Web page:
Written byRamya Patelkhana ·
MES, which runs a number of educational institutions, issued a circular in April banning students from attending classes wearing face-covering attires. MES said women's face veils were a new trend, and not in practice in the community in Kerala earlier.
"I received a phone call from a mobile on Friday, threatening to kill me. It was a male voice and he used very harsh, threatening and demeaning words on me," said MES President PA Fazal Ghafoor in his police complaint.
"He seemed to be very agitated and furious over the issuance of circular banning face veil in MES institutions," Ghafoor said.
In a circular dated April 17, addressed to secretaries and principals of MES institutions, Ghafoor said the dress code directive should be implemented "without creating any controversy" from the new academic year.
"Without creating any controversy, the institutions must make sure to implement from 2019-20 academic year that students do not come to the class wearing any attire covering their face," the circular said.
Even amid demands for withdrawing the directive, Ghafoor said, "According to the High Court order all managements retain their right to decide on dress code. We will not allow students or teachers to cover their faces with face veil from the coming academic year."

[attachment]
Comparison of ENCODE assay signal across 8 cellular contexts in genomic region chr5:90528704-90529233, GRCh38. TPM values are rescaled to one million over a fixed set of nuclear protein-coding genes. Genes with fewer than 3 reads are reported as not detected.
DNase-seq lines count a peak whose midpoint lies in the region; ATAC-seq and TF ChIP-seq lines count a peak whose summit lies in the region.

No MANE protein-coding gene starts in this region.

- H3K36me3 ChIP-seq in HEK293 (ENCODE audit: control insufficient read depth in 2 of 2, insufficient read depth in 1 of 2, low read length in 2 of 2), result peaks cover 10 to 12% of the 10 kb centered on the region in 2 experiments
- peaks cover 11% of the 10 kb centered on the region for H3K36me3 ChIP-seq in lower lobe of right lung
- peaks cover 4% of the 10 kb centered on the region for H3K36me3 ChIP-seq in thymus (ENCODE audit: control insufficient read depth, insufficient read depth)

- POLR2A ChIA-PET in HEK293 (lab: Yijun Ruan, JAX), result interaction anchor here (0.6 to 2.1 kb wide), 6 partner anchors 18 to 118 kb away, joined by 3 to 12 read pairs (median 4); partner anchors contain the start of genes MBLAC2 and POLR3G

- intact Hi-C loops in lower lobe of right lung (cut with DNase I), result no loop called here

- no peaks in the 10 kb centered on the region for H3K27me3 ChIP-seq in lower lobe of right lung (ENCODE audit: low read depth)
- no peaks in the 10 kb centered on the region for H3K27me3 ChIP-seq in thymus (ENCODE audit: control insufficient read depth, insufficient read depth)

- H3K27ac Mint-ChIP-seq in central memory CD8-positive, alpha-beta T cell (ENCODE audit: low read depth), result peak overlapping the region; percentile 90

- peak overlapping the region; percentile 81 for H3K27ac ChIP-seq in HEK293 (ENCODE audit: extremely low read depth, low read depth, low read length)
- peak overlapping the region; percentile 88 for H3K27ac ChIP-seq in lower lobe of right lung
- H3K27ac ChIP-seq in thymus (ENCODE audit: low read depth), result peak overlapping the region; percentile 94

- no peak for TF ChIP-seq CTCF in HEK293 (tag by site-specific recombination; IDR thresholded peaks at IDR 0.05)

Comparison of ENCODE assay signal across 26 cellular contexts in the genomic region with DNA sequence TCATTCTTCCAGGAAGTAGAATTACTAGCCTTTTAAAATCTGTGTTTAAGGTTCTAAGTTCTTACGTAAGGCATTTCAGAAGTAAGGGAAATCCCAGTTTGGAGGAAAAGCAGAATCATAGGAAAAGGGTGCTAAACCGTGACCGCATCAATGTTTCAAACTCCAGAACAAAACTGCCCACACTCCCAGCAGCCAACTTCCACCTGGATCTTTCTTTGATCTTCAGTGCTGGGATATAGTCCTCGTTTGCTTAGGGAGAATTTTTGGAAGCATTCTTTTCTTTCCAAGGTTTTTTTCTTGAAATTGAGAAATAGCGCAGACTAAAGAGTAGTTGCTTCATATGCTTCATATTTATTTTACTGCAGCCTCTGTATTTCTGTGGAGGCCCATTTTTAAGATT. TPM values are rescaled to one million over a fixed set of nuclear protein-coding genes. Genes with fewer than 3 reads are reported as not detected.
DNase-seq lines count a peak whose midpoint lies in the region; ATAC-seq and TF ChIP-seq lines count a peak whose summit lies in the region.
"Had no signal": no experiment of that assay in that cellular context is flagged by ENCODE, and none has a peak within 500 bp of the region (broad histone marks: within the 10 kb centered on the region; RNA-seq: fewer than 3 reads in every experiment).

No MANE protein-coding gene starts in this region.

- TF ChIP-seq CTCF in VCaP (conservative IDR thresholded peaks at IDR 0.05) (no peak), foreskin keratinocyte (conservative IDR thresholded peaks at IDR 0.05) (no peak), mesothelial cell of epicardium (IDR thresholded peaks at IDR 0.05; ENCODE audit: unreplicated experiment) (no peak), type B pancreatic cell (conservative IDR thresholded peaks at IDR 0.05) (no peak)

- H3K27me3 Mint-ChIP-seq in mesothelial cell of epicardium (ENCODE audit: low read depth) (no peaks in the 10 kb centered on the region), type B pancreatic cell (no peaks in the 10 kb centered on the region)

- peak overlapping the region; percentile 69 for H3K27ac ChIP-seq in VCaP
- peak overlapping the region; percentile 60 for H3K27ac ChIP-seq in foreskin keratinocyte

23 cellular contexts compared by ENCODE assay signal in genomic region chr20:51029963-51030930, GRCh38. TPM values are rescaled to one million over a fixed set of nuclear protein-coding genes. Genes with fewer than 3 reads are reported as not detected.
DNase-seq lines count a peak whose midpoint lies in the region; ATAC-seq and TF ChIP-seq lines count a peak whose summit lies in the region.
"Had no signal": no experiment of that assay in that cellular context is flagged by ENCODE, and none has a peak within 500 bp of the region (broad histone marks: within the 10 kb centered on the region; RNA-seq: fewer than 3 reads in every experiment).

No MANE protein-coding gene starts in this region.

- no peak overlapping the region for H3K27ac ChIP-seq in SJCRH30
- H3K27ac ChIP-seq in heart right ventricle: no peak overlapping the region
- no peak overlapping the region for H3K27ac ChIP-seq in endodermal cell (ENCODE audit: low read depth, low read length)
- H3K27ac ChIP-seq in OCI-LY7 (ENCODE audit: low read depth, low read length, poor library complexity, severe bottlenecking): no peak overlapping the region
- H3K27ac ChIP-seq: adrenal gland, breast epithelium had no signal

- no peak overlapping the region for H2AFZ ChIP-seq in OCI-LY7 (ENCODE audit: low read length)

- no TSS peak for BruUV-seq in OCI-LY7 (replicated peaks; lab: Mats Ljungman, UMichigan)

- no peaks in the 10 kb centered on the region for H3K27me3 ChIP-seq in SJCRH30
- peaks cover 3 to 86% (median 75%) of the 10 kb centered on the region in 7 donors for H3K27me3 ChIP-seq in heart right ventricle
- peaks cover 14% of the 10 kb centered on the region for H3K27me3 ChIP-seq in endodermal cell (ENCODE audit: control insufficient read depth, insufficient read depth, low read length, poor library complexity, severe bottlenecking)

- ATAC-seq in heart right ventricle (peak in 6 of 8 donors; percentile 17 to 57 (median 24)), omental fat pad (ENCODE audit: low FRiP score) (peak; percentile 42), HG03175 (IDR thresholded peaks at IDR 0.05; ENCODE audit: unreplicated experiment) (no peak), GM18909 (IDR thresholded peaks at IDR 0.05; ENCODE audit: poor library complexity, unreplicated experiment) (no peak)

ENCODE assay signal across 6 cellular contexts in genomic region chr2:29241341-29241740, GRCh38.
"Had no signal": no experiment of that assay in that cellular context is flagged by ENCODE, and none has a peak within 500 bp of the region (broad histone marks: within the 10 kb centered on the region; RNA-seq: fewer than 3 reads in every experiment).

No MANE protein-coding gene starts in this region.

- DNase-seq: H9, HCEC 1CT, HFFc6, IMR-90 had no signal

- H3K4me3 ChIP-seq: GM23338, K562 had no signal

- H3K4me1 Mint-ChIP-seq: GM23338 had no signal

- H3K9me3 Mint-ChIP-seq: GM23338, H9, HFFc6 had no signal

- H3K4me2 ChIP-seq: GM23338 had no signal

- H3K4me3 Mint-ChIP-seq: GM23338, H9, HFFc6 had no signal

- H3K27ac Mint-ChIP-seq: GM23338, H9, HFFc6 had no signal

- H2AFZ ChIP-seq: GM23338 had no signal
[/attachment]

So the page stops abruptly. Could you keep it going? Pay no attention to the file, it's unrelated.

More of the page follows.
"Covering the face is not inherent to the culture in Kerala, the tradition, and practices of faith followed here," Ghafoor told NDTV.
"Students cannot even be recognized with their face veils nor can students follow the teachers... if they wear face veil. If any other Muslim organizations have issues with this decision, they can allow for face veils in institutions under them," he added.
"We have the freedom to ban such attires on our campuses. There is no need to consult with religious outfits for that," said Ghafoor. He said MES cannot implement dress codes imposed in the name of "religious fundamentalism".
Samastha, an orthodox Muslim scholars' organization, criticized the MES over the dress code circular, terming it "un-Islamic".
"As per the Islamic rules, the body parts of women should not be shown out. The MES has no right to issue a circular banning the attire covering the face of women. Islamic rules should be followed," Umar Faize, a Samastha scholar, said.
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